September 2009 - Volume 4, Issue 9 - Cyber Ethics
OCTOBER IS NATIONAL CYBER SECURITY AWARENESS MONTH
“CYBER SECURITY IS OUR SHARED RESPONSIBILITY”
LIVE NATIONAL WEBCAST
A Strategy for Promoting Cyber Security Awareness
October 8 – 2:00pm-3:00pm EDT
What is Cyber Ethics?
Cyber ethics refers to the code of responsible behavior on the Internet. Just as we are taught to act responsibly in everyday life, with lessons such as “Don’t take what doesn’t belong to you,” and “Do not harm others,” -- we must act responsibly in the cyber world as well.
What are Responsible Behaviors on the Internet?
Responsible behavior on the Internet in many ways aligns with acceptable behavior in everyday life, but the consequences can be significantly different. For example, verbal gossiping is generally limited to the immediate audience (those within earshot) and may well be forgotten the next day. However, gossiping on the Internet can reach a far wider audience. The “words” are not forgotten the next day, but may live on the Internet for days, months or years and cause tremendous harm.
Some people try to hide behind a false sense of anonymity on the Internet, believing that it does not matter if they behave badly online because no one knows who they are or how to identify them. That is not always true. Computers, browsers, and Internet service providers may keep logs of their activities which can be used to identify illegal or inappropriate behavior. The basic rule is do not do something in cyber space that you would consider wrong or illegal in everyday life.
When determining responsible behaviors, consider the following:
• Do not use rude or offensive language.
• Don’t be a bully on the Internet. Do not call people names, lie about them, send
embarrassing pictures of them, or do anything else to try to hurt them.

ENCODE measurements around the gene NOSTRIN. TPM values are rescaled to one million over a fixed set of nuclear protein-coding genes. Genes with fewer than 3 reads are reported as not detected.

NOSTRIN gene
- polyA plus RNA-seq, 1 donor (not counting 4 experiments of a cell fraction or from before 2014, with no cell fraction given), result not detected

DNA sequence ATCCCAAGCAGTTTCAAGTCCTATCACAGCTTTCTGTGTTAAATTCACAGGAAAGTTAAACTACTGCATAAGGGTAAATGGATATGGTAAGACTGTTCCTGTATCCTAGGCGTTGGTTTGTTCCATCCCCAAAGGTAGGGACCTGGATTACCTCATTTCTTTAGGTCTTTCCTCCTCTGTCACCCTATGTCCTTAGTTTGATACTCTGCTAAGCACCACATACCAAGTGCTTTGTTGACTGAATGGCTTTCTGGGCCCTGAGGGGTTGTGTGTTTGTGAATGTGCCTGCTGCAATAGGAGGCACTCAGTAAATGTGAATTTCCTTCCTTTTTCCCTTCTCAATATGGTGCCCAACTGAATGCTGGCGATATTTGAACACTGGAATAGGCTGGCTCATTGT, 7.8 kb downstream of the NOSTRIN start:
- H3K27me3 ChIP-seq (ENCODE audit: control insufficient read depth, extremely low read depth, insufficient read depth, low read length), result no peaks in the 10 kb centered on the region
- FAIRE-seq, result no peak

• Do not copy information from the Internet and claim it as yours. That is called
• Adhere to copyright restrictions when downloading material including software,
games, movies, or music from the Internet.
• Do not break into someone else’s computer.
• Do not use someone else’s password.
• Do not attempt to infect or in any way try to make someone else’s computer unusable.
We were taught the rules of “right and wrong” growing up. We just need to apply the same rules to cyber space!
For more information on Cyber Ethics visit:
- U.S Department of Justice: www.usdoj.gov/criminal/cybercrime/cyberethics.htm
- MS-ISAC: www.msisac.org/awareness/news/2007-01.cfm
- StaySafeOnLine: www.staysafeonline.info/content/cyber-ethics-materials
The information provided in the Monthly Security Tips Newsletters is intended to increase the security awareness of an organization’s end users and to help them behave in a more secure manner within their work environment. While some of the tips may relate to maintaining a home computer, the increased awareness is intended to help improve the organization’s overall cyber security posture. Organizations have permission--and in fact are encouraged--to brand and redistribute this newsletter in whole for educational, non-commercial purposes.
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